Could 2020 Be the Year of Superhero Horror?

Morbius - Publicity still - H 2020
Courtesy of Sony Pictures
'New Mutants' and 'Morbius' are two unlikely heralds of a new direction for the genre.

Less than two weeks into January, fans have already been treated to two trailers for upcoming 2020 superhero movies with an unexpected common thread connecting them. If New Mutants and Morbius prove to be what the audience wants, could this be the year where superhero horror goes mainstream?

This isn’t, it should be noted, part of any organized trend, or even an intentional zeitgeist of any sort; New Mutants will famously be arriving in theaters two years later than originally intended, having been shot back in 2017, while Morbius continues Sony’s somewhat trend of spinning horror-themed characters out of the larger Spider-Man franchise. (I mean, Rocket Racer, the Prowler and Man-Wolf are right there ripe for the taking, but somehow it hasn't happened yet.)

Nonetheless, the coincidental releases feel as if they have the potential to shape the year in superhero movies, if only in terms of expectation and anticipation for the next step. Part of this comes from, again, an accident of timing: with the release of Avengers: Endgame last summer — and, to a lesser extent, Dark Phoenix for Fox’s X-Men franchise — 2019 felt as if it was the end of an era, suggesting something new was to come, even if what that “new” would turn out to be was anything but clear. The cross-genre appeal of “superheroes, but also scary” might feed an unconscious need for the superpowered set to go in a different direction in the wake of watching what’s likely the biggest superhero story movies can handle, in terms of scope.

(In many ways, horror feels like the most obvious reaction to the scale of Endgame, in particular; horror, when done right, is as intimate in its appeal as Endgame was expansive, meaning the genre shift could be the perfect counterweight to an intentionally overblown, if massively successful, 2019.)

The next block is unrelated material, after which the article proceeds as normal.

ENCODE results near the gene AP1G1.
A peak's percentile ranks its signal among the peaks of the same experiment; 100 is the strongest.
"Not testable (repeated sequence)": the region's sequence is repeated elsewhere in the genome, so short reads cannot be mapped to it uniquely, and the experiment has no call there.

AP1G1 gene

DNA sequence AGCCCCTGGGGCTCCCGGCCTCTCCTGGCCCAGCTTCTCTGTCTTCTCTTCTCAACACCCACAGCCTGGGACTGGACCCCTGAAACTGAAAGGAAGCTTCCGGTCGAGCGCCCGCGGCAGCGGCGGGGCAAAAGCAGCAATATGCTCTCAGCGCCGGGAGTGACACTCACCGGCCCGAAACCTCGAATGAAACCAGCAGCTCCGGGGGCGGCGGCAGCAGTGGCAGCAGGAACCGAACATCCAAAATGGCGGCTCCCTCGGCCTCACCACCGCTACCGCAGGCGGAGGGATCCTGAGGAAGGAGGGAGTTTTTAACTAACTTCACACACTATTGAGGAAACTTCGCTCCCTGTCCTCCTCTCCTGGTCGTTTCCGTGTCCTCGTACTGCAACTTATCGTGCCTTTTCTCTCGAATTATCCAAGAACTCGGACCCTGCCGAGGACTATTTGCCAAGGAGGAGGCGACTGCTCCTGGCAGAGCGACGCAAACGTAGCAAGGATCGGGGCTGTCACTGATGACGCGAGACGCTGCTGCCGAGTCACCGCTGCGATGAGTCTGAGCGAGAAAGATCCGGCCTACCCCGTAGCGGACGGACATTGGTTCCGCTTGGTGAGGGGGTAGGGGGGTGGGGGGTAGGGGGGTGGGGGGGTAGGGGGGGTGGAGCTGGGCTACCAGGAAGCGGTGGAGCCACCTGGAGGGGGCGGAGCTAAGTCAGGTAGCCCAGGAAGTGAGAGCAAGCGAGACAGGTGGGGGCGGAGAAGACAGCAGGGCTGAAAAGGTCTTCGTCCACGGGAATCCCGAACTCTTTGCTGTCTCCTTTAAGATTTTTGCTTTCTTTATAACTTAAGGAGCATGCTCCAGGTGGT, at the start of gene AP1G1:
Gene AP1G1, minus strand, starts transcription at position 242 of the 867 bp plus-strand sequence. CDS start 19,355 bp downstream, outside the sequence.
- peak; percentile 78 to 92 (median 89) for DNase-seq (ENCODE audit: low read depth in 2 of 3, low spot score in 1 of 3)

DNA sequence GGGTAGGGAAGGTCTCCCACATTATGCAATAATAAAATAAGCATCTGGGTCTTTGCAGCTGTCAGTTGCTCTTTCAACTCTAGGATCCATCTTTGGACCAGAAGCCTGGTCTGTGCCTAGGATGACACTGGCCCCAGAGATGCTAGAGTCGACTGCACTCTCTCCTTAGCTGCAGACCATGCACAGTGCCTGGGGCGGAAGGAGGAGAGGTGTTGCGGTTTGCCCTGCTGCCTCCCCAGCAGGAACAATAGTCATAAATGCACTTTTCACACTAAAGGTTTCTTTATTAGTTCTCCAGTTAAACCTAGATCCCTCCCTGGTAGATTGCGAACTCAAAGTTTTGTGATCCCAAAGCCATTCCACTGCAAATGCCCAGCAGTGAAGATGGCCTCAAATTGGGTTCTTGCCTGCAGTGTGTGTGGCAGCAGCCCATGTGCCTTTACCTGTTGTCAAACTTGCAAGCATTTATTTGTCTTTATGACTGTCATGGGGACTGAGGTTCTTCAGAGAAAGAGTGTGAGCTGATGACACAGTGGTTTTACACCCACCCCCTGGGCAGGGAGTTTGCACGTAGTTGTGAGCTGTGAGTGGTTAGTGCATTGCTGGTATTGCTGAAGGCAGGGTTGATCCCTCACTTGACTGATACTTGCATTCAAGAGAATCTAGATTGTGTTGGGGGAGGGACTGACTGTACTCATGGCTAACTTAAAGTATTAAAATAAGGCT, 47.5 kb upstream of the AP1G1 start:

Both movies also seem relatively fresh in approach; Venom aside — and there’s an argument to be made that it was a movie that approached its subject almost entirely as a horror movie, rather than a superhero/horror hybrid — there haven’t really been many horror-themed superhero movies that have made a significant impact on the public consciousness, making it seem like relatively uncharted waters. That they’re waters to be explored with characters owned by Marvel — even if neither feature is technically a Marvel Studios movie — only adds to their legitimacy and likelihood of being remembered.  

A superhero horror movement is far from a fait accompli, of course. Beyond the fact that there are a number of non-horror related superhero movies also in the pipeline for the year — with Birds of Prey arriving in theaters ahead of both New Mutants and Morbius, running the risk of distracting viewers with its glam aesthetic — there’s also the potential factor of director Scott Derrickson leaving the second Doctor Strange movie, arguably reducing its horror quotient. And if Marvel Studios is against a superhero trend happening, does that leave it much chance to actually happen?

The ultimate signifier as to whether or not we’ll see a trend of superhero horror is whether or not New Mutants and Morbius are hits, which of course comes down to whether or not either movie is any good. The answer to that question won’t be known for a few months yet, but if Warners suddenly announces a movie version of its hit zombie comic DCeased, then perhaps it’s time to reconsider whether or not we’re on the verge of a new trend. Which studio will get Jordan Peele to sign on as director anytime soon?